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If this is a cold climate, keep in mind you will want insulation. Also need to consider issues of condensation or wicking. You will want a moisture and vapour barrier between any wood and concrete. Also consider foam insulation between metal and wood to avoid moisture from condensation when water vapour in the air meets cold metal. Other than that there ...


0

Using treated lumber, you can attach the framing using a combination of suitable adhesive and concrete anchors like tapcons. Consider, though, whether you'll have moisture issues between your plywood (or finished surface) and the concrete. How do you plan to seal and insulate, or do you?


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The reason why 2x4s are faced thin side out is: The other way would mean you would use a 2x2 base which would be too wobbly, even for non-loadbearing walls. The wide side is more prone to warping issues. Can you imagine trying to get plumbing/electric/whatever through the wall if it were framed like this. It is fine to have a board facing like this ...


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You have a few options. Frame around the beam. This is probably the easiest method, though it changes the dimensions of the room slightly. Simply build your wall either in front of, or behind the beam. Attach the top plate to the joists. Weld studs to the beam You could weld threaded, or non-threaded rods (studs) to the bottom of the beam. Then drill ...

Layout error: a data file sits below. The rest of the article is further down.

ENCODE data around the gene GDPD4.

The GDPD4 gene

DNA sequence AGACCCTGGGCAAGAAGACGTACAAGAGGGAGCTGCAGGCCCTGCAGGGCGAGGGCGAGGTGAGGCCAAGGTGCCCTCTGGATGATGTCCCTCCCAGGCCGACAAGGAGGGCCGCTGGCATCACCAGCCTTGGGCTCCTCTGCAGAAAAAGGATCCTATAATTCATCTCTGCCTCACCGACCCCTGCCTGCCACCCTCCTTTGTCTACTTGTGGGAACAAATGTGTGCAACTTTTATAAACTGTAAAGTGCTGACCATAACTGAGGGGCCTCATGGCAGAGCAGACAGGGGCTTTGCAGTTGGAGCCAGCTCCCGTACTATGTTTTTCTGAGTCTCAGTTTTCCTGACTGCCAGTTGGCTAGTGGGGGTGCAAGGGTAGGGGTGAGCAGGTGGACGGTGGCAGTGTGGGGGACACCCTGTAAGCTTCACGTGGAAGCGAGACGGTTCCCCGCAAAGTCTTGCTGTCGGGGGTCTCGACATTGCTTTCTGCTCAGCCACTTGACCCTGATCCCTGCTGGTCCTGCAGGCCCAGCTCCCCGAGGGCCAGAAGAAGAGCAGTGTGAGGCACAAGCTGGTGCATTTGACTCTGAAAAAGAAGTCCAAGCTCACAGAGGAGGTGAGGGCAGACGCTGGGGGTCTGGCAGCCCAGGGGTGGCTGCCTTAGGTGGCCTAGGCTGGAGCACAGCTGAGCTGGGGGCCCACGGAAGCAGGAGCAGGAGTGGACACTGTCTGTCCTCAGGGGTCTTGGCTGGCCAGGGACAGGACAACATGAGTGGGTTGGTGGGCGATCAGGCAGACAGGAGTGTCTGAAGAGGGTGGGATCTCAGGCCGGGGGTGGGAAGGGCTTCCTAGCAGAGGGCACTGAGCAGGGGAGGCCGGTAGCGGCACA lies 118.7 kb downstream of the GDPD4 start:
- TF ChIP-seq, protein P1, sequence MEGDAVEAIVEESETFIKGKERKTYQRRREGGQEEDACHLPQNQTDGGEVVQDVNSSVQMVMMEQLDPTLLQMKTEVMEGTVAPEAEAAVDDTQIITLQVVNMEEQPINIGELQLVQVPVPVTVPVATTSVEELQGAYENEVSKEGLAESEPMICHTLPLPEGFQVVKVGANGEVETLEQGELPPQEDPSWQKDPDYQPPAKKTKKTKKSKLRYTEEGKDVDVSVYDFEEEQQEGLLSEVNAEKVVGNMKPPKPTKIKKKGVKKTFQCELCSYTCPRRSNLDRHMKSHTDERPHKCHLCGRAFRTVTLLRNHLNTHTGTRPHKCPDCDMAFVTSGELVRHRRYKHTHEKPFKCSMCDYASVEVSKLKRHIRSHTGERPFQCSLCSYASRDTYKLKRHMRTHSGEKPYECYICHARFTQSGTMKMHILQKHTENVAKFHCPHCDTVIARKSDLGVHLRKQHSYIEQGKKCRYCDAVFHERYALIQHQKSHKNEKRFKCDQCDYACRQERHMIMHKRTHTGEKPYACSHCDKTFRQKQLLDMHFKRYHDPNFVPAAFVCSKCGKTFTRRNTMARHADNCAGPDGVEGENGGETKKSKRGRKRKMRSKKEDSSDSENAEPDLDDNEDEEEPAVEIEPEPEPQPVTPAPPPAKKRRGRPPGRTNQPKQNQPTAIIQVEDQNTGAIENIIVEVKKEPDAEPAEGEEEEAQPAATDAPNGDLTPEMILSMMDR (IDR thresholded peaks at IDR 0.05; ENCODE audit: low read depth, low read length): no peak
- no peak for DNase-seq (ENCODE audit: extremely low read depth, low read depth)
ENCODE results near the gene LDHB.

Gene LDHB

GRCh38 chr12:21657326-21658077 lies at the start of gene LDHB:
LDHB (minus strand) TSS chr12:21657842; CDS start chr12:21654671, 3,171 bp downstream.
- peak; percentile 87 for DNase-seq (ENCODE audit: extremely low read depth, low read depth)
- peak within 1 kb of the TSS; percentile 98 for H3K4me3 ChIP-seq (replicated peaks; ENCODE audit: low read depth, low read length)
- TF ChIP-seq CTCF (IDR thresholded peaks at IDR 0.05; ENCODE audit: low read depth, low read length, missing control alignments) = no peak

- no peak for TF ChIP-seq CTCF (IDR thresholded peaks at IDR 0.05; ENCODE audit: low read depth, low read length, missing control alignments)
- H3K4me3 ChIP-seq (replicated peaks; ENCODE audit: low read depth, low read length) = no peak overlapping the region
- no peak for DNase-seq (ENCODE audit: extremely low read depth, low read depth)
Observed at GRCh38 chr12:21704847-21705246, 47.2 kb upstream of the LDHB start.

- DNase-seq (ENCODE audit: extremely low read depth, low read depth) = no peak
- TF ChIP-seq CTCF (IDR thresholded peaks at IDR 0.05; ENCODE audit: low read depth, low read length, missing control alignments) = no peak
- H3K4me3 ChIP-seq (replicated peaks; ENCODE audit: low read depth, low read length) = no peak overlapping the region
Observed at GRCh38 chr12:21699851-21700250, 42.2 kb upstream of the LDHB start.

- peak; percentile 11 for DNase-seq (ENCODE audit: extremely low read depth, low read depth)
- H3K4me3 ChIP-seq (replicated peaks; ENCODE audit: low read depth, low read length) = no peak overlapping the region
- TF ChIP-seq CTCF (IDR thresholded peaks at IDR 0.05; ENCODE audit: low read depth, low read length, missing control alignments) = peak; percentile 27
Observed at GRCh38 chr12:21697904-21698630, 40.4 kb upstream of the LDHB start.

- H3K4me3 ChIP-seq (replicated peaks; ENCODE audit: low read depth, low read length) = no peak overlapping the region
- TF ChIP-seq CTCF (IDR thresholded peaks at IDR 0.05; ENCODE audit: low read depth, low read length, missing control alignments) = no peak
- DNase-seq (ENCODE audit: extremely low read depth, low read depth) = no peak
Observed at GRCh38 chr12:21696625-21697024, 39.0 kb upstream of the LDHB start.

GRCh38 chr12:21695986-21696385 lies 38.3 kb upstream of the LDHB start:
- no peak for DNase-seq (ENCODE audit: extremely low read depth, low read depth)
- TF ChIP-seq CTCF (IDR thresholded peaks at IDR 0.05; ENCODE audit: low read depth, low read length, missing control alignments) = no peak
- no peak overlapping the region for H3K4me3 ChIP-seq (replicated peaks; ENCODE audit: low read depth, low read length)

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Notice that sill plate sitting on top of the beam? Held on with some nails hammered part of the way in, then bent over the flange? Do the same with your top plate. The sill plate has the advantage of gravity holding it in place, so you'll probably want to put more bent nails in, especially if you'll have kids down there playing who may be running into it. ...


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How easy this project is, will depend on the underlying framing. There's two ways these corners could have been framed. Side walls to the end This will make what you want to do fairly easy. Top down view of the framing End walls to the side This is the more likely of the two. Which means you'll either have to build out the corner, or lose 3 1/2" ...


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If you want to do it then you can do it! For professional results a cabinet builder will be the right person to give you ideas and an estimate. For DIY you could measure the clear opening height, width, and depth you will be left with once you remove the header and front returns (side walls) and research pre-built options that will fit. I am not a huge fan ...



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